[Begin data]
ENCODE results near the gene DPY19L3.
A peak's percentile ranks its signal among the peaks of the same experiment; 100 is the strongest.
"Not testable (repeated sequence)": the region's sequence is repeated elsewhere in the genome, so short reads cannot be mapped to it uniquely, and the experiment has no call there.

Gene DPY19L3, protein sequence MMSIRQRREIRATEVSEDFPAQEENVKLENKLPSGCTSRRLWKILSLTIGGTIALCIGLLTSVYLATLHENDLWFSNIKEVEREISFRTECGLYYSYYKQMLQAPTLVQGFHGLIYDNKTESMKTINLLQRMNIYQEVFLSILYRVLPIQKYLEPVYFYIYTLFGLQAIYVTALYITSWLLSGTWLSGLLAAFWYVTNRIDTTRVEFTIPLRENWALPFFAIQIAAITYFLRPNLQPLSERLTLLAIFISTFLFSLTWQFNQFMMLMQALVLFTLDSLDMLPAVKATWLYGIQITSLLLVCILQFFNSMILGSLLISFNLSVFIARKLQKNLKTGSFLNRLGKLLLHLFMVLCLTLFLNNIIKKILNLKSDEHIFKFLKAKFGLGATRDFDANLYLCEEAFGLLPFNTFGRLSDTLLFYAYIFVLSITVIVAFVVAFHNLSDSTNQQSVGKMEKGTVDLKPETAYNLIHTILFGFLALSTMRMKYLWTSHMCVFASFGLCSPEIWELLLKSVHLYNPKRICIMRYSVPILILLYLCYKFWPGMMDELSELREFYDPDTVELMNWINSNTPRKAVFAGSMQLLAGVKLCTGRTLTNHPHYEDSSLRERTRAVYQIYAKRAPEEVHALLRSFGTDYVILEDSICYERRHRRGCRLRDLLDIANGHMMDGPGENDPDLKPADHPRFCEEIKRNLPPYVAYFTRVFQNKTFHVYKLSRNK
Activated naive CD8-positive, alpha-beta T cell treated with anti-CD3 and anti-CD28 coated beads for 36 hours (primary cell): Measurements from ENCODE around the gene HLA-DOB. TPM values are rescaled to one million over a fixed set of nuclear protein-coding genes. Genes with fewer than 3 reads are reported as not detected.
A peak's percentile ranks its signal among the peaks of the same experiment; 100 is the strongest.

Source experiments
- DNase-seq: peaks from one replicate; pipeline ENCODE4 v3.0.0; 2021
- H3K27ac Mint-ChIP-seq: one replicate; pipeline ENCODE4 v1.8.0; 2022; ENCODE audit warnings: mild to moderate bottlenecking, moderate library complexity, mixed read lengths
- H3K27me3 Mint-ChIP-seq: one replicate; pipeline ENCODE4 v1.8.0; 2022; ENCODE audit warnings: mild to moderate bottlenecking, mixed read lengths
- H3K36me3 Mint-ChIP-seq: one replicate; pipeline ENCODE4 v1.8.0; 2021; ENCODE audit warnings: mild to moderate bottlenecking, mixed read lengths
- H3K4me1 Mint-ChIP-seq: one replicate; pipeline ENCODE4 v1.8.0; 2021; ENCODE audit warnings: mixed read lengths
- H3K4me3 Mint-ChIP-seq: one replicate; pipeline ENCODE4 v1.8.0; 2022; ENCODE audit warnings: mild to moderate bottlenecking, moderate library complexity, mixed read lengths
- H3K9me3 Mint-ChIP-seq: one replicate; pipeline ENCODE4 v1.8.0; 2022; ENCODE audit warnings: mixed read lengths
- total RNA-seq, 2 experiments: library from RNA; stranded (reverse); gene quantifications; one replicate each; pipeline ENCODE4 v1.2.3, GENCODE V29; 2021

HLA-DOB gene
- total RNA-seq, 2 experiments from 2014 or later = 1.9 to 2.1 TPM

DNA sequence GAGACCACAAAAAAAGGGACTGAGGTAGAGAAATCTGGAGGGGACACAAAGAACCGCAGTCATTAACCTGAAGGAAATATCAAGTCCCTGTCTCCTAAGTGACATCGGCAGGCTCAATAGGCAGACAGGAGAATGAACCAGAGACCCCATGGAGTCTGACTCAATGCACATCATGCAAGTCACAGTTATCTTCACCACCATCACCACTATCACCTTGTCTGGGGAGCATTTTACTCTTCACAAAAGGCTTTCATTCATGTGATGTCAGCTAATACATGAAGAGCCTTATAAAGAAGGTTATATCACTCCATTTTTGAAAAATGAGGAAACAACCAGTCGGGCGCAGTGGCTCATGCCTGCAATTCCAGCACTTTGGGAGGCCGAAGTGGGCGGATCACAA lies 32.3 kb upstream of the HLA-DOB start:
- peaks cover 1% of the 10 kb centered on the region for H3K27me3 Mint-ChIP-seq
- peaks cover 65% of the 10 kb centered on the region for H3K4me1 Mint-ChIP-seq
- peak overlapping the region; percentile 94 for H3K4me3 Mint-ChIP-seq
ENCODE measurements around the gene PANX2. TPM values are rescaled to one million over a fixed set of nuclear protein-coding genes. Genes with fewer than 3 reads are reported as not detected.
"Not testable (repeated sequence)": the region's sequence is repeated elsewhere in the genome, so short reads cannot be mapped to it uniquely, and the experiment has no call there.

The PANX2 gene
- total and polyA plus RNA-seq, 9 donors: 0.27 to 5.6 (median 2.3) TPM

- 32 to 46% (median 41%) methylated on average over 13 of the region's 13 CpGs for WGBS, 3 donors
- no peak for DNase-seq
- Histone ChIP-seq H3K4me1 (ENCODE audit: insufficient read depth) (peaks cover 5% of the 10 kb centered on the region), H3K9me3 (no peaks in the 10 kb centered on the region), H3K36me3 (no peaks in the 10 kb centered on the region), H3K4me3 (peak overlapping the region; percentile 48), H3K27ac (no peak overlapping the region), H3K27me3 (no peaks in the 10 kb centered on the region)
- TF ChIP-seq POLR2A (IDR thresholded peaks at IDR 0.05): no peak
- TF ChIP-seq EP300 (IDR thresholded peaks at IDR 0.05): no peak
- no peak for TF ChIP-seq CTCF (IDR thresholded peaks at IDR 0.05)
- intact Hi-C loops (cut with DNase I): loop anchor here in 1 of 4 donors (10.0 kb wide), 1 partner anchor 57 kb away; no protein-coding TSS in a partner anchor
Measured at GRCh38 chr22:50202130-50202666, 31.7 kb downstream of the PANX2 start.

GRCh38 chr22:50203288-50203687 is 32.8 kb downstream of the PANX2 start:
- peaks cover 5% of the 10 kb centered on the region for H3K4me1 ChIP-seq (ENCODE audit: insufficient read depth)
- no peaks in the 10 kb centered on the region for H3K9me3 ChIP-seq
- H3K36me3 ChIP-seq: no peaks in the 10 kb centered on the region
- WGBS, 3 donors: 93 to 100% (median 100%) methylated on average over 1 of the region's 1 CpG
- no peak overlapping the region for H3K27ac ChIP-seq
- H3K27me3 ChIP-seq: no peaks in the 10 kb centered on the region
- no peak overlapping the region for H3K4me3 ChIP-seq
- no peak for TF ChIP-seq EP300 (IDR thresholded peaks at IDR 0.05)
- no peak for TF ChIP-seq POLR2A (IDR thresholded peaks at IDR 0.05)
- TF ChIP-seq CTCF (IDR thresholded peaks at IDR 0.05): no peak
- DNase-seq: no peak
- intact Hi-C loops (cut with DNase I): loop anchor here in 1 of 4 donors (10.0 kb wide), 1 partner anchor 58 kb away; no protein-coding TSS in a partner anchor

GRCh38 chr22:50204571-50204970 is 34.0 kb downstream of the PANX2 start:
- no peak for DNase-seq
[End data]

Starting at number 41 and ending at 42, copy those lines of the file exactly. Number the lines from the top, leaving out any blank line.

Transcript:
- no peak overlapping the region for H3K4me3 ChIP-seq
- no peak for TF ChIP-seq EP300 (IDR thresholded peaks at IDR 0.05)